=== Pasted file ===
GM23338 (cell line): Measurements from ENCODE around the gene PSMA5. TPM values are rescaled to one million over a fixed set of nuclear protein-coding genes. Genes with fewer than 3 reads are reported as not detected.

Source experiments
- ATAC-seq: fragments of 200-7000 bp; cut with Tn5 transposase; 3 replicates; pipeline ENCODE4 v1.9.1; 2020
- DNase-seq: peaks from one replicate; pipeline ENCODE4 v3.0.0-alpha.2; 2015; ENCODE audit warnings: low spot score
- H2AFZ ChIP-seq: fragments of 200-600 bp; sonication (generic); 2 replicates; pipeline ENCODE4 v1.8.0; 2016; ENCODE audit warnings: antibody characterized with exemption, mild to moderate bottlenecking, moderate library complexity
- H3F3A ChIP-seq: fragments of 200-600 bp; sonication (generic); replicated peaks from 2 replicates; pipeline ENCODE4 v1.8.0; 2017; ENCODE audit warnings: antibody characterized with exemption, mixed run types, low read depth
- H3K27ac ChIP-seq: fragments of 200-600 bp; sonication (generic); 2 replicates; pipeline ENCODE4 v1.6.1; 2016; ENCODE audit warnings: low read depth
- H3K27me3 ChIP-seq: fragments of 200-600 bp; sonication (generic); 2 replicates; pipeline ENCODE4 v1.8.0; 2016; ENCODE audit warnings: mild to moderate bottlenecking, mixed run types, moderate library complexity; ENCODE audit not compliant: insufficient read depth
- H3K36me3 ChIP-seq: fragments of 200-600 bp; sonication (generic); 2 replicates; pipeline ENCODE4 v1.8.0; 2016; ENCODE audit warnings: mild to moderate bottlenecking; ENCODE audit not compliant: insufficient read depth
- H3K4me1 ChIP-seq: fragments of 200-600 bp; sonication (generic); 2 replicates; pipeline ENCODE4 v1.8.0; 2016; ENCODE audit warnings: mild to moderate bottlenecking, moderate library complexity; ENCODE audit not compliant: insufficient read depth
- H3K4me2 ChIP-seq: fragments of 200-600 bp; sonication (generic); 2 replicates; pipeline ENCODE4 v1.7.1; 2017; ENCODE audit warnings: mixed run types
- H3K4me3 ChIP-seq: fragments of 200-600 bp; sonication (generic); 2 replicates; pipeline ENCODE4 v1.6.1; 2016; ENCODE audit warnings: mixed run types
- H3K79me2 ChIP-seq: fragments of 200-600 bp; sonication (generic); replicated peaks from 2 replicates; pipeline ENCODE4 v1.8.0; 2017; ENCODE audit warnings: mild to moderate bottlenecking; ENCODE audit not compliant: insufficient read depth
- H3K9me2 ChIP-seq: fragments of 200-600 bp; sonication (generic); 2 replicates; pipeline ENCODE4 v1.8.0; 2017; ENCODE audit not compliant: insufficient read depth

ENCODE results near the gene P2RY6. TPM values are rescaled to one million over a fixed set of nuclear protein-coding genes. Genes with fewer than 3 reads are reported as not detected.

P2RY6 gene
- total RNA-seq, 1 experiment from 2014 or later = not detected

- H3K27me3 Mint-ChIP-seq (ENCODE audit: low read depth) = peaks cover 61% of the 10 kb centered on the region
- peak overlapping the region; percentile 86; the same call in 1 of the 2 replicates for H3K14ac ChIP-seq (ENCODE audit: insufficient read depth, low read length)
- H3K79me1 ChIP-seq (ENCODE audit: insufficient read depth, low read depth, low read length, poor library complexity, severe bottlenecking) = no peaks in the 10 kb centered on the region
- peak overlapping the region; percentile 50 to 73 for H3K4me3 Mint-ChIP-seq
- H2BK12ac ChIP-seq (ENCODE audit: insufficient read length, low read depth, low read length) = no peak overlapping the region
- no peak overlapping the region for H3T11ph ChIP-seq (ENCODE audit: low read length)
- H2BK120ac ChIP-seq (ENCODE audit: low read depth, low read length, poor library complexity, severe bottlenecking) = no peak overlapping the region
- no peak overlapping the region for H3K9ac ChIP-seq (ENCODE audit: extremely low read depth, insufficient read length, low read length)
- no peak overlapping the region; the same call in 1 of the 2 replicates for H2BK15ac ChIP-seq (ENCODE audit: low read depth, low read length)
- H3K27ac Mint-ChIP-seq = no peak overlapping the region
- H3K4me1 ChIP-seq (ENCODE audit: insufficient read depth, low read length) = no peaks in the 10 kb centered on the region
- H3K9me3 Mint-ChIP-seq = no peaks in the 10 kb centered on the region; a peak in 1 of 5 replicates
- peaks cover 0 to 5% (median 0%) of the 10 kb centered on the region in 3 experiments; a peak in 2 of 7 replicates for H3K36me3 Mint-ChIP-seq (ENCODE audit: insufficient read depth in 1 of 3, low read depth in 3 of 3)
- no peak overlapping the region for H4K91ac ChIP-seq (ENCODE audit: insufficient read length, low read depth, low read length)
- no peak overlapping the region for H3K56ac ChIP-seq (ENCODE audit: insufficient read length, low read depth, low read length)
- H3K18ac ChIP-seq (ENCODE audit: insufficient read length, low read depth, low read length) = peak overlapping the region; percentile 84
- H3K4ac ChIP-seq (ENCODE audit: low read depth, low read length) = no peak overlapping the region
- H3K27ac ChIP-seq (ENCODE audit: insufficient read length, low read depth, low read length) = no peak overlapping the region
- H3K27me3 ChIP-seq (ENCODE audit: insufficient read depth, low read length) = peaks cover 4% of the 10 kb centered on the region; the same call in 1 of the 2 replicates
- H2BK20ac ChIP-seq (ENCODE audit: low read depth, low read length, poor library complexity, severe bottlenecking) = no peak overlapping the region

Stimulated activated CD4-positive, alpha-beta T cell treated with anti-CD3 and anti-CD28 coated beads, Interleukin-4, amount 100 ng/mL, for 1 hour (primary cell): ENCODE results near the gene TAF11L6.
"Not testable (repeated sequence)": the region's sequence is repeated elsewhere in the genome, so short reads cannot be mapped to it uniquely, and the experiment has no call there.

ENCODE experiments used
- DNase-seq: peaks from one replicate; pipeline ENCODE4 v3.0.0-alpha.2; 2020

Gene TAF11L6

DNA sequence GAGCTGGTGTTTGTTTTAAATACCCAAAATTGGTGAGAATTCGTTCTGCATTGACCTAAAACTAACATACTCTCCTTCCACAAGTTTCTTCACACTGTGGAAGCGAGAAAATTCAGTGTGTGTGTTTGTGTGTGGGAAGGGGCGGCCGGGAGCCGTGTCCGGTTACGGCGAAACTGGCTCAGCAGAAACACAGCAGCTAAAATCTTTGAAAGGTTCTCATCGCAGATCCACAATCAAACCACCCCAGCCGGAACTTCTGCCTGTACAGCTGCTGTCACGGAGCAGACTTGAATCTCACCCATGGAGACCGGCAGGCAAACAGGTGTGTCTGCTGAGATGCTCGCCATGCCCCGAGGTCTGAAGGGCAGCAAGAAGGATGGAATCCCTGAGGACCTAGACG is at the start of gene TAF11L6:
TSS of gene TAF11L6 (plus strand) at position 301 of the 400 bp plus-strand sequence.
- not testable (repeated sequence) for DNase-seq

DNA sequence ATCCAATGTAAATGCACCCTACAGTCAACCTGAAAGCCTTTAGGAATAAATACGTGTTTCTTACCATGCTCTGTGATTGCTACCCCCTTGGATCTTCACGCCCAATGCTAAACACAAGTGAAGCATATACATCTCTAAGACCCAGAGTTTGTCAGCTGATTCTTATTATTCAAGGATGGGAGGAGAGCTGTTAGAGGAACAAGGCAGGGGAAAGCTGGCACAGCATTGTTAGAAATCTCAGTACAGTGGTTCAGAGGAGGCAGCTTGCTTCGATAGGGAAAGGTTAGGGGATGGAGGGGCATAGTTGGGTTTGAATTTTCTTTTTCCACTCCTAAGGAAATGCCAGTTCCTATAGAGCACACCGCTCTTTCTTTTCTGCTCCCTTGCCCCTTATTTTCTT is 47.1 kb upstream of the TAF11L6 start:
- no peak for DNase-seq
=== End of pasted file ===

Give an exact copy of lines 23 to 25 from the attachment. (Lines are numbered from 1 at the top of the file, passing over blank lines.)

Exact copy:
- no peak overlapping the region for H3T11ph ChIP-seq (ENCODE audit: low read length)
- H2BK120ac ChIP-seq (ENCODE audit: low read depth, low read length, poor library complexity, severe bottlenecking) = no peak overlapping the region
- no peak overlapping the region for H3K9ac ChIP-seq (ENCODE audit: extremely low read depth, insufficient read length, low read length)